With high hopes for Kepler 1625b, David Kipping at Columbia University has been busy looking for moons of exoplanets (Science News, 10/14/17). He makes the case that a moon could be more livable than the planet it orbits. Or it could make that planet more habitable, creating life-enhancing tides like ours.
Given the surprising diversity of Pluto’s geology, we now know that smaller planets and moons can have “striking diversity of geologic features.” Even Pluto’s moon Charon has deep features and vast ice plains. Enceladus and Europa, with their leaks and sub-ice oceans, are
prime suspects in the search for exolife. But the most exciting new evidence for hospitable planet geology is the report from NASA/JPS-Caltech/SETI Institute on December 4 stating that subduction may be happening on Europa.
i.e. Europa may have “plate tectonics similar to those on Earth.” (See Journalof Geophysical Research; Planets.) There is evidence of extension and spreading of the surface ice that could provide “…oxidants and other food for life…” to the ocean below. There is “…geological evidence for ocean water upwelling…and cryovolcanism…” and “…surface spraying of
salty subice ocean water.”
Why is plate tectonics so important in getting life going? In their book Rare Earth, published in 2000, Ward and Brownlee devote a chapter to the important role plate tectonics may have played on Earth. New studies of Earth’s heavy and light plates may help us understand when
plate tectonics began to push continents. Plate tectonics may have been episodic before it became continuous, as it is now; its origins here are not well understood.
An article in Scientific American December 2017 by Shannon Hall, “Dawn of Plate Tectonics,” suggests that shifting crustal plates on Earth—and perhaps now on Europa—dig out ocean basins and push mountain ranges up, while “…altering the composition of the atmosphere and oceans…[possibly affecting] the supply of nutrients…” to any emerging life.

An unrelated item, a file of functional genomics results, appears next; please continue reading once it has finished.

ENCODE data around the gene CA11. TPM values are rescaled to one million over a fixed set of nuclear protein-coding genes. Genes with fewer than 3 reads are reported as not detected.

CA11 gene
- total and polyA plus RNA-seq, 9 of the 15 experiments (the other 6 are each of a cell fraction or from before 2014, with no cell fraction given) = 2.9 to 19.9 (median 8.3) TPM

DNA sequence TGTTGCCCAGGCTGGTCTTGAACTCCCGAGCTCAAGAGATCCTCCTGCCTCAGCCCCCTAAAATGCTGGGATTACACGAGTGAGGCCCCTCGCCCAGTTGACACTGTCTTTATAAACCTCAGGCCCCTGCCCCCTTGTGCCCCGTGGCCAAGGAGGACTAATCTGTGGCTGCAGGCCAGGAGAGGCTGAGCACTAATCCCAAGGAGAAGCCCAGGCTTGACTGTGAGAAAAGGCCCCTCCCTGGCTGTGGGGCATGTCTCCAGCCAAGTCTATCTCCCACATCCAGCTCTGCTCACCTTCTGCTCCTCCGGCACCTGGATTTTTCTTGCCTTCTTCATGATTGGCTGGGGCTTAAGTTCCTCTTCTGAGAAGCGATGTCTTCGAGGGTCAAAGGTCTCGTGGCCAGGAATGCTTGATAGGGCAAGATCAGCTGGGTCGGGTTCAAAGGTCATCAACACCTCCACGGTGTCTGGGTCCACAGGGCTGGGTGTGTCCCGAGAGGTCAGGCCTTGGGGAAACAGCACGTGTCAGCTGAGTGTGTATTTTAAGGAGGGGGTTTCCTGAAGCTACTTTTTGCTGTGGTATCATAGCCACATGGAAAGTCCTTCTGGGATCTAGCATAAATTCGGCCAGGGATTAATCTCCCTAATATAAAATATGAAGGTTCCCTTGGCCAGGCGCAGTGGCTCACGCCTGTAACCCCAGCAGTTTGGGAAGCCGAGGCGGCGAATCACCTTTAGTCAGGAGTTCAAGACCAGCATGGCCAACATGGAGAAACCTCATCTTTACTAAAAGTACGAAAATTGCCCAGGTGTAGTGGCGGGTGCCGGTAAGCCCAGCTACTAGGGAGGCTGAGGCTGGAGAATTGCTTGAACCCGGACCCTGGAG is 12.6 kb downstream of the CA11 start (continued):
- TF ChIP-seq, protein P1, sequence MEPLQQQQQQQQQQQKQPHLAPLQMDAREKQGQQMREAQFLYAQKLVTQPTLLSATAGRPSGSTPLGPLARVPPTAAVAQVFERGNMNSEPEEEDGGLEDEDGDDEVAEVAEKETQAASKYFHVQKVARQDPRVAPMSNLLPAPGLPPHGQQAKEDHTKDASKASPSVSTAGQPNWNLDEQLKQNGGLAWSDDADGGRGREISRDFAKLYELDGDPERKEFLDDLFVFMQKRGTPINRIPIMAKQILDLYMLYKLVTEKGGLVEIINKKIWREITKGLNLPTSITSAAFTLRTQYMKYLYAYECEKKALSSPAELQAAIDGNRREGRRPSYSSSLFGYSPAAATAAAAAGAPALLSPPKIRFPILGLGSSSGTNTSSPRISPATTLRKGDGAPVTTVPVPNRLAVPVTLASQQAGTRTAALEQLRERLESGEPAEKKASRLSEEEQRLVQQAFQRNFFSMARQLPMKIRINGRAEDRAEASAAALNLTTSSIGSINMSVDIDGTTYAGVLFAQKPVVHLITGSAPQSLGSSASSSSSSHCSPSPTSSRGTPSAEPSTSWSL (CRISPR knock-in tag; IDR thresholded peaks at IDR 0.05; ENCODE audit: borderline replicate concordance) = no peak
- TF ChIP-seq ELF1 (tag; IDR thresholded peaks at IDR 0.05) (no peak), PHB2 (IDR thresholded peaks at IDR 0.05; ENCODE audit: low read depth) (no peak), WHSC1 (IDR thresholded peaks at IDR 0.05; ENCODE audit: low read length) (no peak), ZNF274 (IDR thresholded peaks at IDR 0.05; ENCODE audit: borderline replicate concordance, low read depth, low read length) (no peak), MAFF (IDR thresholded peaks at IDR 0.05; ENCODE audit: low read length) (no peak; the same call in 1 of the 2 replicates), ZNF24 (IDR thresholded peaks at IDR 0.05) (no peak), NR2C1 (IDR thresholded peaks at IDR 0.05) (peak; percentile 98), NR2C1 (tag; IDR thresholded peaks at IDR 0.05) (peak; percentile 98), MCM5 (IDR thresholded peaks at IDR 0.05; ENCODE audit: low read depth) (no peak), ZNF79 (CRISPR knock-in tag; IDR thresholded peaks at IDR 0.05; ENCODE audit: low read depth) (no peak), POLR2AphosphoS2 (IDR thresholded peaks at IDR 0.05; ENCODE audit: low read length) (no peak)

In Rare Earth, Ward and Brownlee suggest that plate tectonics also “…promotes high levels of biodiversity….” By recycling minerals and changing sea levels, it keeps carbon dioxide tamed so that Earth’s temperatures provide liquid water. Plate tectonics also makes possible Earth’s magnetic field and produces changing continents—i.e. all the necessities of life we enjoy here. Hence its importance in the search for life on exoplanets.
Author of The Archives of Varok
The View Beyond Earth (Book 1.)
The Webs of Varok (Book 2.)
Nautilus Silver Award 2013 YA
ForeWord IBPA finalist 2012 adult SF
The Alien Effect (Book 3.)
An Alien’s Quest (Book 4. Released Nov.21, 2016)
Excerpts, Synopses, Reviews, On Writing, Characters and More-
Reviews of significant books- www.goodreads.com/Cary_Neeper
How the Hen House Turns- www.ladailypost.com
Complexity, Bio, Bibliography and Links- caryneeper.com
Astrobiology- astronaut.com search:Who’s Out There
Cary's first novel and Webs of Varok prequel A Place Beyond Man was originally published in 1975 by Charles Scribner’s Sons, Dell, and Millington, London. Cary re-released A Place Beyond Man as an Author’s Guild Backinprint edition, now available from online booksellers. Its themes of sustainability and interspecies cooperation have now grown into new adventures for its human, elll and varok family as they travel the alternate 21st century Solar System in the five-volume Archives of Varok, coming from Penscript Publishing House in 2012–2014. Cary’s other works include two musical science fiction comedies “U.F.F.D.A.!” and “Petra and the Jay,” as well as newspaper and magazine articles, essays, short stories, and book reviews for The Christian Science Monitor.